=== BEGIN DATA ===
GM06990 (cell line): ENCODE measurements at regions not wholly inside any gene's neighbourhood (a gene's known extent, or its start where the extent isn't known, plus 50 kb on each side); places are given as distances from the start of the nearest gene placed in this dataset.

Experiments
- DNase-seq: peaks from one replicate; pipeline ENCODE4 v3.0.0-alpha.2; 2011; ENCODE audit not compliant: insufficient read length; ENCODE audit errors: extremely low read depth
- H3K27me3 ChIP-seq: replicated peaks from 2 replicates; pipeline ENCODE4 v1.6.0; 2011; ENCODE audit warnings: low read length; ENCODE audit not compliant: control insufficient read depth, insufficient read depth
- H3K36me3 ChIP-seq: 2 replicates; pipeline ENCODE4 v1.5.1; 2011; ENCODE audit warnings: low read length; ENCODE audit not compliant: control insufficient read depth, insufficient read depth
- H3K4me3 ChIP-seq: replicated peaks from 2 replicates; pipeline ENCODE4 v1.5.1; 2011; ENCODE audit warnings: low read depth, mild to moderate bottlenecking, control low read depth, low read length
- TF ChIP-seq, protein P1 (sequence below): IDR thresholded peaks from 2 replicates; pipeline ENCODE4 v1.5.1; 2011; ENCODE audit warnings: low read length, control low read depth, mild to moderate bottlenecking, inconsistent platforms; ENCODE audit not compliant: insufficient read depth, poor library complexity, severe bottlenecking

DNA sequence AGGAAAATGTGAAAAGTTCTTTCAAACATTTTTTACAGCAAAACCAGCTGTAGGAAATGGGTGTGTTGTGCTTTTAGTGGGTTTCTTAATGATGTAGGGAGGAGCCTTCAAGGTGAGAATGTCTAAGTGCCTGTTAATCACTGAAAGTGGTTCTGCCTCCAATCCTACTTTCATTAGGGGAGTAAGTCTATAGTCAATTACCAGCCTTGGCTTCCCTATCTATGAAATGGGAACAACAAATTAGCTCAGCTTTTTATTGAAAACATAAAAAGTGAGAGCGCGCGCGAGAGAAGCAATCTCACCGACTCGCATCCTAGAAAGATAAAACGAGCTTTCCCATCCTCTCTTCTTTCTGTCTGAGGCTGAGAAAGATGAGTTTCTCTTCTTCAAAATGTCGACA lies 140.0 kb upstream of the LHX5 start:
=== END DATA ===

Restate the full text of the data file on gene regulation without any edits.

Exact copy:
GM06990 (cell line): ENCODE measurements at regions not wholly inside any gene's neighbourhood (a gene's known extent, or its start where the extent isn't known, plus 50 kb on each side); places are given as distances from the start of the nearest gene placed in this dataset.

Experiments
- DNase-seq: peaks from one replicate; pipeline ENCODE4 v3.0.0-alpha.2; 2011; ENCODE audit not compliant: insufficient read length; ENCODE audit errors: extremely low read depth
- H3K27me3 ChIP-seq: replicated peaks from 2 replicates; pipeline ENCODE4 v1.6.0; 2011; ENCODE audit warnings: low read length; ENCODE audit not compliant: control insufficient read depth, insufficient read depth
- H3K36me3 ChIP-seq: 2 replicates; pipeline ENCODE4 v1.5.1; 2011; ENCODE audit warnings: low read length; ENCODE audit not compliant: control insufficient read depth, insufficient read depth
- H3K4me3 ChIP-seq: replicated peaks from 2 replicates; pipeline ENCODE4 v1.5.1; 2011; ENCODE audit warnings: low read depth, mild to moderate bottlenecking, control low read depth, low read length
- TF ChIP-seq, protein P1 (sequence below): IDR thresholded peaks from 2 replicates; pipeline ENCODE4 v1.5.1; 2011; ENCODE audit warnings: low read length, control low read depth, mild to moderate bottlenecking, inconsistent platforms; ENCODE audit not compliant: insufficient read depth, poor library complexity, severe bottlenecking

DNA sequence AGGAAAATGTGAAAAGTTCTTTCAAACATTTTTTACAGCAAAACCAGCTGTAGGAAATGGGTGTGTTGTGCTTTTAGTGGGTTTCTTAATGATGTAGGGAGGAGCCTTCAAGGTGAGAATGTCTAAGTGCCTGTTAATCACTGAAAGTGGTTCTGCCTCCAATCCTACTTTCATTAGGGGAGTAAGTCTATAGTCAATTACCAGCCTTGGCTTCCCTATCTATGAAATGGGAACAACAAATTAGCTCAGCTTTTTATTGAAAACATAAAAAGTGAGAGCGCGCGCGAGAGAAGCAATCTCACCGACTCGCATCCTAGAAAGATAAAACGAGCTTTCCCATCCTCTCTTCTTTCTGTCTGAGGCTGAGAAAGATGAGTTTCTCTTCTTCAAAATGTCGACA lies 140.0 kb upstream of the LHX5 start: